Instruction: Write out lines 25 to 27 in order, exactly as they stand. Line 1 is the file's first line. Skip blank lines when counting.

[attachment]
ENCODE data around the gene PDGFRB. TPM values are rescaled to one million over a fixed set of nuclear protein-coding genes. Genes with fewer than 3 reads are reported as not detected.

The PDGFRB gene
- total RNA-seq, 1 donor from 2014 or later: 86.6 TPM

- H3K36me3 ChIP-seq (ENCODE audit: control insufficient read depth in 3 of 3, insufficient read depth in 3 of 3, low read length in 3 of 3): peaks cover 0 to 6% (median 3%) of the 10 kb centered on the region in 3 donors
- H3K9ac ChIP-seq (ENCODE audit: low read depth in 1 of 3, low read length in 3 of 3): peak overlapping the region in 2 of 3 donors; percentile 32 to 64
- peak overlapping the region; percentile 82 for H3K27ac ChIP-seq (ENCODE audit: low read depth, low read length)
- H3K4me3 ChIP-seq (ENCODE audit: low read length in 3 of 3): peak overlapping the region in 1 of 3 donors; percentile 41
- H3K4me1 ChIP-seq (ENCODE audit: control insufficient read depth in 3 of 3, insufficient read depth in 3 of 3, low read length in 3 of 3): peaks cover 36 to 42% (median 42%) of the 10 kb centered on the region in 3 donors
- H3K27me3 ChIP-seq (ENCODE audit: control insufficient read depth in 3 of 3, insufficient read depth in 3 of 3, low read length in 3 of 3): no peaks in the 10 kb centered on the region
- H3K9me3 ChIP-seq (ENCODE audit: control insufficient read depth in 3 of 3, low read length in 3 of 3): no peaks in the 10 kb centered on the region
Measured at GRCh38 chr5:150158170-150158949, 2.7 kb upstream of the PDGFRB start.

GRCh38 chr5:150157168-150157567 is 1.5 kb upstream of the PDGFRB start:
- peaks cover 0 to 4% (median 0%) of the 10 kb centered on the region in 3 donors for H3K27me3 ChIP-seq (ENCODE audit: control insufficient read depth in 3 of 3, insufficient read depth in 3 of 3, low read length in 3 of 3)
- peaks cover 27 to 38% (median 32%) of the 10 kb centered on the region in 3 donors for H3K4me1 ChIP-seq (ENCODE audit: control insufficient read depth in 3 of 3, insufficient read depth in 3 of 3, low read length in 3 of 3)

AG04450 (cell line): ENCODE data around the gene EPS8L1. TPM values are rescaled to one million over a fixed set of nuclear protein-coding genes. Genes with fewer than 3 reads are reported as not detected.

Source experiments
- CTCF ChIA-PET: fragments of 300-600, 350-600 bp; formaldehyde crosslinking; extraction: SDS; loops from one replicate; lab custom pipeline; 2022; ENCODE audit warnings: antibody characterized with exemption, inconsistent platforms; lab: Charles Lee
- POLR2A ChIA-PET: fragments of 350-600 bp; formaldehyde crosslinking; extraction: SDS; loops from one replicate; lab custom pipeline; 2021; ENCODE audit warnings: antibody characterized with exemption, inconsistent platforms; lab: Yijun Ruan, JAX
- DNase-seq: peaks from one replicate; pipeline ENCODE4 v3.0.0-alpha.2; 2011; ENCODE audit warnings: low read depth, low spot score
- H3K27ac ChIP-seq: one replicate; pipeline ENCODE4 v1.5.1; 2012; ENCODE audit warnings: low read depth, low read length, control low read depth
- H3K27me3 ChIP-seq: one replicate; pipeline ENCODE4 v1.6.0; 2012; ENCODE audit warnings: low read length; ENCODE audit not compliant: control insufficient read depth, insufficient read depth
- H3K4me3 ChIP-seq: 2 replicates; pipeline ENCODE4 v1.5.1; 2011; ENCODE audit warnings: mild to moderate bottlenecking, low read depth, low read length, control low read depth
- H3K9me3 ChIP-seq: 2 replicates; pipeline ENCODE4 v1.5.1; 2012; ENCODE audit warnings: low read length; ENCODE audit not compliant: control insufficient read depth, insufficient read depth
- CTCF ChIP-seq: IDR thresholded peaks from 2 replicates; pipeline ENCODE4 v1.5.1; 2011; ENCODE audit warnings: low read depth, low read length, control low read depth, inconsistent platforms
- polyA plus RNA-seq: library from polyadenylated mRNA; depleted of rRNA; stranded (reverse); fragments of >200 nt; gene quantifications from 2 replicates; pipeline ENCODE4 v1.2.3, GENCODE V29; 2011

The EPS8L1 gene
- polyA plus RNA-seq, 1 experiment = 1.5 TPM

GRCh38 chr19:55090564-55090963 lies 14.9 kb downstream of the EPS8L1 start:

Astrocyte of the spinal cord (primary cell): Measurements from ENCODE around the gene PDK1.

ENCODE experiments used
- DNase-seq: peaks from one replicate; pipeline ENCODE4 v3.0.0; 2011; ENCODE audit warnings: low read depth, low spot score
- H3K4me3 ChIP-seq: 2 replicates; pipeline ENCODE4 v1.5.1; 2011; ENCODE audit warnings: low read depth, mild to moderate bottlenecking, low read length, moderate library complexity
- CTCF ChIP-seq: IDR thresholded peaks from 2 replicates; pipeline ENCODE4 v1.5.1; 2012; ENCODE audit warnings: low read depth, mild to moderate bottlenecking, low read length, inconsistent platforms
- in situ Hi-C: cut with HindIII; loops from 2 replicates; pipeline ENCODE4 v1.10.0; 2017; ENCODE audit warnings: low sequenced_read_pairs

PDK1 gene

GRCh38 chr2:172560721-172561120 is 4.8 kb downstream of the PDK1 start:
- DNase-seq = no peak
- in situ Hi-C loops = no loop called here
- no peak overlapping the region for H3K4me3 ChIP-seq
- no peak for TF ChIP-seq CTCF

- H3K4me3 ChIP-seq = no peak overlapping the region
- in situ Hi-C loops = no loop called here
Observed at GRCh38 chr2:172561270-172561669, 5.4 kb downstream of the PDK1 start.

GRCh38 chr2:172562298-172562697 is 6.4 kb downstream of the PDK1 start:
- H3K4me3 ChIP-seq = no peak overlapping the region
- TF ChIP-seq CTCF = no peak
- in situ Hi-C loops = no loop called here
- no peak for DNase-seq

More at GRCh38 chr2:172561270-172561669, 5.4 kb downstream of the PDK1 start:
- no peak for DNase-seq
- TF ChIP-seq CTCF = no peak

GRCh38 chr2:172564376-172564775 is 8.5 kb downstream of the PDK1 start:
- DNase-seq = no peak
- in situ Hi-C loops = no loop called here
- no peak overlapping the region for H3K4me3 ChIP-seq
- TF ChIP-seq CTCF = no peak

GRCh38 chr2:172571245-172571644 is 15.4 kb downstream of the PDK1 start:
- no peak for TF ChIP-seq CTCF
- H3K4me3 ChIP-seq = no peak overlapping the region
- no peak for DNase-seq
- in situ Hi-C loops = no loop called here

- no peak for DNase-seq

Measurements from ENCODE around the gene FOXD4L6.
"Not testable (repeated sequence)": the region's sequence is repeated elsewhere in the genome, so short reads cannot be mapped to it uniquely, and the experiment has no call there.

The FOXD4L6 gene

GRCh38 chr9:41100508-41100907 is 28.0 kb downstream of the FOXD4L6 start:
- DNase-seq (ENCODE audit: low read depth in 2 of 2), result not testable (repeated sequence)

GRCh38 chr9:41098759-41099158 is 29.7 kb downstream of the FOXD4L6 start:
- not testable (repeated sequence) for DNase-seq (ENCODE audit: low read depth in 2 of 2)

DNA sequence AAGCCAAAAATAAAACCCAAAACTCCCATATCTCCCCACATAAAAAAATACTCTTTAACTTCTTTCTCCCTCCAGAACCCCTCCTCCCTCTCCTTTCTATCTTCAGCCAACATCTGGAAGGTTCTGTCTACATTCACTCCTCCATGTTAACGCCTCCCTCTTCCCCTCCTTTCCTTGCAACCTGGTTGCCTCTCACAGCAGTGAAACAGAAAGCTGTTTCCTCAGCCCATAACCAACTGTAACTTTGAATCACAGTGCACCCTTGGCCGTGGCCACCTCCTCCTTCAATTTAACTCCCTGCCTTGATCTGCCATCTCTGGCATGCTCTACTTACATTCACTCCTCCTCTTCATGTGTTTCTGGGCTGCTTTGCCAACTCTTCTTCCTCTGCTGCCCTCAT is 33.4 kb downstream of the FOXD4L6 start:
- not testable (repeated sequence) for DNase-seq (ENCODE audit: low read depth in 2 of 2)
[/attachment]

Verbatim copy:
- polyA plus RNA-seq: library from polyadenylated mRNA; depleted of rRNA; stranded (reverse); fragments of >200 nt; gene quantifications from 2 replicates; pipeline ENCODE4 v1.2.3, GENCODE V29; 2011

The EPS8L1 gene
- polyA plus RNA-seq, 1 experiment = 1.5 TPM